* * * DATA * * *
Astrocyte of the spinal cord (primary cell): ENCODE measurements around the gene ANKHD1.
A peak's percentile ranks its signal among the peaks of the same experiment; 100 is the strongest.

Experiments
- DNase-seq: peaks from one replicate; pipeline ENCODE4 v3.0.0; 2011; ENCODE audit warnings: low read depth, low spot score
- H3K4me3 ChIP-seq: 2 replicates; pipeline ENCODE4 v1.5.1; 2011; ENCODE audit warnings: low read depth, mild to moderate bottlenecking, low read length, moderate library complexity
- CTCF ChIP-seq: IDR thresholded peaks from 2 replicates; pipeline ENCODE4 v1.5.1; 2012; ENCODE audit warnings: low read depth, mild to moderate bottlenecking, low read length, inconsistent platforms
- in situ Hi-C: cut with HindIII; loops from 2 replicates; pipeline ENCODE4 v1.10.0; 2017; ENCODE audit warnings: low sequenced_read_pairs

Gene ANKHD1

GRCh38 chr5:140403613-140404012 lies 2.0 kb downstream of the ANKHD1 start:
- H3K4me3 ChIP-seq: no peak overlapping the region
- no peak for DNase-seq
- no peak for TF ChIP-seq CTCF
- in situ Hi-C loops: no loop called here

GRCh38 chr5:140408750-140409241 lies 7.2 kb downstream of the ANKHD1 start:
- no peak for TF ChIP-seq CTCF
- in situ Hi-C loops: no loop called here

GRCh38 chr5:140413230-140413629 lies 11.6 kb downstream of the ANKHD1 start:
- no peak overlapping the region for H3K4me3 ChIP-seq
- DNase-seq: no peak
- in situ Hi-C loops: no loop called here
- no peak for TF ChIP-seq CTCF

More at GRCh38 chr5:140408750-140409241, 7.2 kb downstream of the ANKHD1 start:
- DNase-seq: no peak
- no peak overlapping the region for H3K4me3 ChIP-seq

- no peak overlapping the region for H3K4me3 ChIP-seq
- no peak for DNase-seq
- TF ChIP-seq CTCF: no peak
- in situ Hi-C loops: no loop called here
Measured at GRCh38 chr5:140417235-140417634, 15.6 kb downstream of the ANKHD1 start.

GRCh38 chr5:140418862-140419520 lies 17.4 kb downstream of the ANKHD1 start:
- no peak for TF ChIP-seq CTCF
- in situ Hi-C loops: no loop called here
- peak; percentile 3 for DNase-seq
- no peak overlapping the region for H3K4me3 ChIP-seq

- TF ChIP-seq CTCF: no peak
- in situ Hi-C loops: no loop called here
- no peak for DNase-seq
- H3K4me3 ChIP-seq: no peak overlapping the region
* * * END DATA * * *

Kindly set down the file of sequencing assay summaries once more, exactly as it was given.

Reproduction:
Astrocyte of the spinal cord (primary cell): ENCODE measurements around the gene ANKHD1.
A peak's percentile ranks its signal among the peaks of the same experiment; 100 is the strongest.

Experiments
- DNase-seq: peaks from one replicate; pipeline ENCODE4 v3.0.0; 2011; ENCODE audit warnings: low read depth, low spot score
- H3K4me3 ChIP-seq: 2 replicates; pipeline ENCODE4 v1.5.1; 2011; ENCODE audit warnings: low read depth, mild to moderate bottlenecking, low read length, moderate library complexity
- CTCF ChIP-seq: IDR thresholded peaks from 2 replicates; pipeline ENCODE4 v1.5.1; 2012; ENCODE audit warnings: low read depth, mild to moderate bottlenecking, low read length, inconsistent platforms
- in situ Hi-C: cut with HindIII; loops from 2 replicates; pipeline ENCODE4 v1.10.0; 2017; ENCODE audit warnings: low sequenced_read_pairs

Gene ANKHD1

GRCh38 chr5:140403613-140404012 lies 2.0 kb downstream of the ANKHD1 start:
- H3K4me3 ChIP-seq: no peak overlapping the region
- no peak for DNase-seq
- no peak for TF ChIP-seq CTCF
- in situ Hi-C loops: no loop called here

GRCh38 chr5:140408750-140409241 lies 7.2 kb downstream of the ANKHD1 start:
- no peak for TF ChIP-seq CTCF
- in situ Hi-C loops: no loop called here

GRCh38 chr5:140413230-140413629 lies 11.6 kb downstream of the ANKHD1 start:
- no peak overlapping the region for H3K4me3 ChIP-seq
- DNase-seq: no peak
- in situ Hi-C loops: no loop called here
- no peak for TF ChIP-seq CTCF

More at GRCh38 chr5:140408750-140409241, 7.2 kb downstream of the ANKHD1 start:
- DNase-seq: no peak
- no peak overlapping the region for H3K4me3 ChIP-seq

- no peak overlapping the region for H3K4me3 ChIP-seq
- no peak for DNase-seq
- TF ChIP-seq CTCF: no peak
- in situ Hi-C loops: no loop called here
Measured at GRCh38 chr5:140417235-140417634, 15.6 kb downstream of the ANKHD1 start.

GRCh38 chr5:140418862-140419520 lies 17.4 kb downstream of the ANKHD1 start:
- no peak for TF ChIP-seq CTCF
- in situ Hi-C loops: no loop called here
- peak; percentile 3 for DNase-seq
- no peak overlapping the region for H3K4me3 ChIP-seq

- TF ChIP-seq CTCF: no peak
- in situ Hi-C loops: no loop called here
- no peak for DNase-seq
- H3K4me3 ChIP-seq: no peak overlapping the region